Howl! festival cries foul over Boys’ Club fair

By Elizabeth O’Brien

Organizers of the Howl! festival are screaming mad about a street fair coming to Avenue A on Sat., Oct. 4 and threaten to boycott the event that they say took unfair precedence over their extravaganza.

The inaugural Howl! festival took place in late August in Tompkins Sq. Park and on St. Mark’s Pl. Organizers had hoped to hold the festival on Avenue A, but the city denied their request. After receiving a huge influx of street fair applications early this year, the mayor’s Community Assistance Unit decided to reject all new applications, said Jonathan Greenspun, commissioner of the unit.

This Saturday’s event, a street fair organized by the Boys’ Club of New York Alumni, Inc., was held last year on Avenue A and as such it was allowed to continue this year, Greenspun said. The Community Assistance Unit worked out a compromise with Howl! organizers, granting them permission to hold a block party on St. Mark’s Pl. instead of a bigger street fair on Avenue A.

Howl! featured a weeklong series of events centered around the East Village’s artistic and counter-cultural heritage. This kind of homegrown event should not have been brushed aside for the generic hotdog and handbag-selling fairs like the one that will happen on Saturday, Howl! organizers said.

“Over here we felt we took a count of the neighborhood, and [people felt] no one responded to what the neighborhood wants,” said David Leslie, artistic director of Howl!

Greenspun said the Community Assistance Unit adopted its policy to reject all new street fair applications because police resources would be stretched too thin with the additions. The unit received 39 new applications this year, much higher than usual, he said. Greenspun added that the office went out of its way to accommodate Howl! on St. Mark’s Pl., in large part because it recognized that the event had the support of the community and local elected officials.

Community Board 3 has a rule that only one street fair per avenue is allowed per year. However, all community board recommendations are advisory and the city has no limit on the number of street fairs per avenue per year, Greenspun said.

Some Avenue A merchants are dreading this Saturday’s street fair. Charles Branstool, owner of Exit9 Gift Store, said that business during last year’s street fair was 40 percent off compared to a typical sunny Saturday. Vendors blocked his storefront, so potential customers couldn’t even see he was there, Branstool said. This year, Branstool has had great difficulty contacting the professional event planners running the festival for the Boys’ Club alumni association.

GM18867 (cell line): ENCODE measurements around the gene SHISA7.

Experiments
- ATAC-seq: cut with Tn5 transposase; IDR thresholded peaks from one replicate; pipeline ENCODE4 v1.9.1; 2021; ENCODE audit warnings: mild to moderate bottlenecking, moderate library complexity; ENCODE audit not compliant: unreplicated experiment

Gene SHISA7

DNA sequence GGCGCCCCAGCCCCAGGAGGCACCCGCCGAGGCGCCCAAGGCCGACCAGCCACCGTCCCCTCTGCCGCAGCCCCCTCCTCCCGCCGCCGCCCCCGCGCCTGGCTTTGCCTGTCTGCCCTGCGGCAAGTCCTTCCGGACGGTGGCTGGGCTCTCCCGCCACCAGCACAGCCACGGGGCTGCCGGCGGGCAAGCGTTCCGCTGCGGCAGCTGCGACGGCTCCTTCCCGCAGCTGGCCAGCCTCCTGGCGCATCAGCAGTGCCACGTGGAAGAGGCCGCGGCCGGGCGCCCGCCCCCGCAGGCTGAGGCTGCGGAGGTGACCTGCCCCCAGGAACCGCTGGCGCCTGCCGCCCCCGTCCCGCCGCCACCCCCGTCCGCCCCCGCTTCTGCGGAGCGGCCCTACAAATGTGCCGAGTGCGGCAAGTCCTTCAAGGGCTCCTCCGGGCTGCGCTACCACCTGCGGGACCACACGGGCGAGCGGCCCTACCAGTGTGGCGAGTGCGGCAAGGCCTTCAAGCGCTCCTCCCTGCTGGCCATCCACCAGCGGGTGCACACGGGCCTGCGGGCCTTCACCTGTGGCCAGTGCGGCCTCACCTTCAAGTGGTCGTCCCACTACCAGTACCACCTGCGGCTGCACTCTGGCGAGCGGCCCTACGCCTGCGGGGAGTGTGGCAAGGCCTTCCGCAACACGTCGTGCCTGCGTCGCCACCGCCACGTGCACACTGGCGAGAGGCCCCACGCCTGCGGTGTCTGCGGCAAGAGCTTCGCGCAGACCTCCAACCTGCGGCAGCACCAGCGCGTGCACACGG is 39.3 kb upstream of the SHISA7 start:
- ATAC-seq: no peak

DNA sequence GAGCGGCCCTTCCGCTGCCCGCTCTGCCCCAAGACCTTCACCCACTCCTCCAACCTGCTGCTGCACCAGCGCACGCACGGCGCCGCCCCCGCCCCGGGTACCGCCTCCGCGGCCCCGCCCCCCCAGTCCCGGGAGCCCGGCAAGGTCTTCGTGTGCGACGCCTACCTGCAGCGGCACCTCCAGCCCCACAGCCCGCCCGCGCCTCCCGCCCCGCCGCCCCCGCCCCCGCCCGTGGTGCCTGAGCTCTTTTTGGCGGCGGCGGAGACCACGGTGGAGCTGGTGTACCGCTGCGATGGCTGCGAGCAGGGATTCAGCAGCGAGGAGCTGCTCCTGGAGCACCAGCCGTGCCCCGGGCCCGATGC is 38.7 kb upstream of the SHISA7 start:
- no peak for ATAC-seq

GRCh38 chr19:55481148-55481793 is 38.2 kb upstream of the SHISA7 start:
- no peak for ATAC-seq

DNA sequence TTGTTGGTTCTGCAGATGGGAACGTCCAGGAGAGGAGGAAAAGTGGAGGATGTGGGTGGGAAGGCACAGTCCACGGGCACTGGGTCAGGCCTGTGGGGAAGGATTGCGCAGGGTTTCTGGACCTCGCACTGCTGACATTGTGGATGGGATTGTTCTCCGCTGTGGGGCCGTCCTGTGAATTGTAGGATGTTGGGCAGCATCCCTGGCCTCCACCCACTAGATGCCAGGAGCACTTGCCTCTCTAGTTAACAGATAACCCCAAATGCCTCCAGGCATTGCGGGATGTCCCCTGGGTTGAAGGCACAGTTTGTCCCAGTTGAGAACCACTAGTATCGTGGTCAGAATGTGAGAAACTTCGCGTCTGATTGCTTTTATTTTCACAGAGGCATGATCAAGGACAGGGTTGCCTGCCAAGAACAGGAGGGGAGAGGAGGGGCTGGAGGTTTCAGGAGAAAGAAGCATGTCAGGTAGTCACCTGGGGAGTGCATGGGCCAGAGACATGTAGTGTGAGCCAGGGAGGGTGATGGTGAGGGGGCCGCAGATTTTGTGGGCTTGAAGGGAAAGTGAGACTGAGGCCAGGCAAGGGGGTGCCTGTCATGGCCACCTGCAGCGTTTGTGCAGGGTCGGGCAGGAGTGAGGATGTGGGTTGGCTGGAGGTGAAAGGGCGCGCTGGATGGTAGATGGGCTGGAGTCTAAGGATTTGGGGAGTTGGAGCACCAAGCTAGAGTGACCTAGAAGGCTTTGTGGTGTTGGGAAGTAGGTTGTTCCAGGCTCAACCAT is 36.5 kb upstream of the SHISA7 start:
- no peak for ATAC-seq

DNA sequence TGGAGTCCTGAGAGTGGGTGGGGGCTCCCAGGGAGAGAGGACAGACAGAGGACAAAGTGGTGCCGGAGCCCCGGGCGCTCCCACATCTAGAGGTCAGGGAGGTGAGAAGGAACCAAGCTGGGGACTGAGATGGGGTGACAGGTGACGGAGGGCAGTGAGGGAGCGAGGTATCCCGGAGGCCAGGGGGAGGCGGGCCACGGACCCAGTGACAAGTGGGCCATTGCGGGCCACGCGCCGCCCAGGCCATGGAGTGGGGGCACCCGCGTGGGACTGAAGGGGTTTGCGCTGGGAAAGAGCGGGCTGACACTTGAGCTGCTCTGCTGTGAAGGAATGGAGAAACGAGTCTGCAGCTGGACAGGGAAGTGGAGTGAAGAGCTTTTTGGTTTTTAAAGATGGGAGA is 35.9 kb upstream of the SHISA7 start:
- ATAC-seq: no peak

“This alone makes me feel they’re not here for the community, that they’re just here to make a buck off the East Village,” he said.

Phil La Lumia, who sits on the board of directors of the Boys’ Club of New York Alumni, Inc., said that all the money raised at the fair goes to the Boys’ Club Harriman Clubhouse on E. 10th St. La Lumia, a former member of Community Board 3, who has been active in Boys’ Club activities since 1934, said, “Whatever we raise in this community, we keep in this community.” La Lumia said the event raised $12,000 for the Boys’ Club last year.

Phil Hartman, executive director of Howl!, disputes the contention that the Boys’ Club alumni group gave all its proceeds to the Boys’ Club on E. 10th St. Habib Ullah, outgoing director of the Harriman Clubhouse, said the Boys’ Club did receive some money from the street fair last year, although he declined to specify the amount and referred further inquires to another staff member who was not available for comment.

Hartman also claimed that the Boys’ Club alumni organization used illegal tactics such as forging signatures on its street fair application. Greenspun said his office would investigate Hartman’s allegations.

Howl! supporters plan to distribute flyers on Avenue A this Saturday to protest the Boys’ Club alumni street fair.

One flyer reads: “Sox and sausage street fairs hurt local businesses, inconvenience local residents and displace indigenous local events that bring entertainment, education and economic benefits to the community.”